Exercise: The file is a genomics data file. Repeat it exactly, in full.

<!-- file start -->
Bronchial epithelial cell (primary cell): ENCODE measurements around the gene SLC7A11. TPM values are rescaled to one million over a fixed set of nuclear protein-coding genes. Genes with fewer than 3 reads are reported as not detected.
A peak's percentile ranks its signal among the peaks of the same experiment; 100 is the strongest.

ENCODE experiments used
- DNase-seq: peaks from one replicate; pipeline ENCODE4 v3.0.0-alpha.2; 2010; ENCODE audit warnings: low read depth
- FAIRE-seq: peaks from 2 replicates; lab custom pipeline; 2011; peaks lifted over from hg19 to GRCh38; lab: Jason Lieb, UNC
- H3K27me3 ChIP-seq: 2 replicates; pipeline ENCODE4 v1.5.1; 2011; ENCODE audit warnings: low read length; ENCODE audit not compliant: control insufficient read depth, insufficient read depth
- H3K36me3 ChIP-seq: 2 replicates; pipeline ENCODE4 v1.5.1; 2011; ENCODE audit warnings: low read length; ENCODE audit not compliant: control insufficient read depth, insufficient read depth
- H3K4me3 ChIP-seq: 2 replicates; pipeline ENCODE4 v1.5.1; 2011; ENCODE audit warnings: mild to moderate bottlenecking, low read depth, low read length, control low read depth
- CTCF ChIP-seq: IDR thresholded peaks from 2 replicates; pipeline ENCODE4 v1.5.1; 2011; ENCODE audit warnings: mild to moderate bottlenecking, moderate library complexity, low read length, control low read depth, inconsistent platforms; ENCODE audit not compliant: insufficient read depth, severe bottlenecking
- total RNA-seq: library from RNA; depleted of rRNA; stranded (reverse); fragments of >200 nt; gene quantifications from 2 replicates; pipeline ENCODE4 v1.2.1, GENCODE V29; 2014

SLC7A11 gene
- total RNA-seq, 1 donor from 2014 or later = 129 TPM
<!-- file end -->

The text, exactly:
Bronchial epithelial cell (primary cell): ENCODE measurements around the gene SLC7A11. TPM values are rescaled to one million over a fixed set of nuclear protein-coding genes. Genes with fewer than 3 reads are reported as not detected.
A peak's percentile ranks its signal among the peaks of the same experiment; 100 is the strongest.

ENCODE experiments used
- DNase-seq: peaks from one replicate; pipeline ENCODE4 v3.0.0-alpha.2; 2010; ENCODE audit warnings: low read depth
- FAIRE-seq: peaks from 2 replicates; lab custom pipeline; 2011; peaks lifted over from hg19 to GRCh38; lab: Jason Lieb, UNC
- H3K27me3 ChIP-seq: 2 replicates; pipeline ENCODE4 v1.5.1; 2011; ENCODE audit warnings: low read length; ENCODE audit not compliant: control insufficient read depth, insufficient read depth
- H3K36me3 ChIP-seq: 2 replicates; pipeline ENCODE4 v1.5.1; 2011; ENCODE audit warnings: low read length; ENCODE audit not compliant: control insufficient read depth, insufficient read depth
- H3K4me3 ChIP-seq: 2 replicates; pipeline ENCODE4 v1.5.1; 2011; ENCODE audit warnings: mild to moderate bottlenecking, low read depth, low read length, control low read depth
- CTCF ChIP-seq: IDR thresholded peaks from 2 replicates; pipeline ENCODE4 v1.5.1; 2011; ENCODE audit warnings: mild to moderate bottlenecking, moderate library complexity, low read length, control low read depth, inconsistent platforms; ENCODE audit not compliant: insufficient read depth, severe bottlenecking
- total RNA-seq: library from RNA; depleted of rRNA; stranded (reverse); fragments of >200 nt; gene quantifications from 2 replicates; pipeline ENCODE4 v1.2.1, GENCODE V29; 2014

SLC7A11 gene
- total RNA-seq, 1 donor from 2014 or later = 129 TPM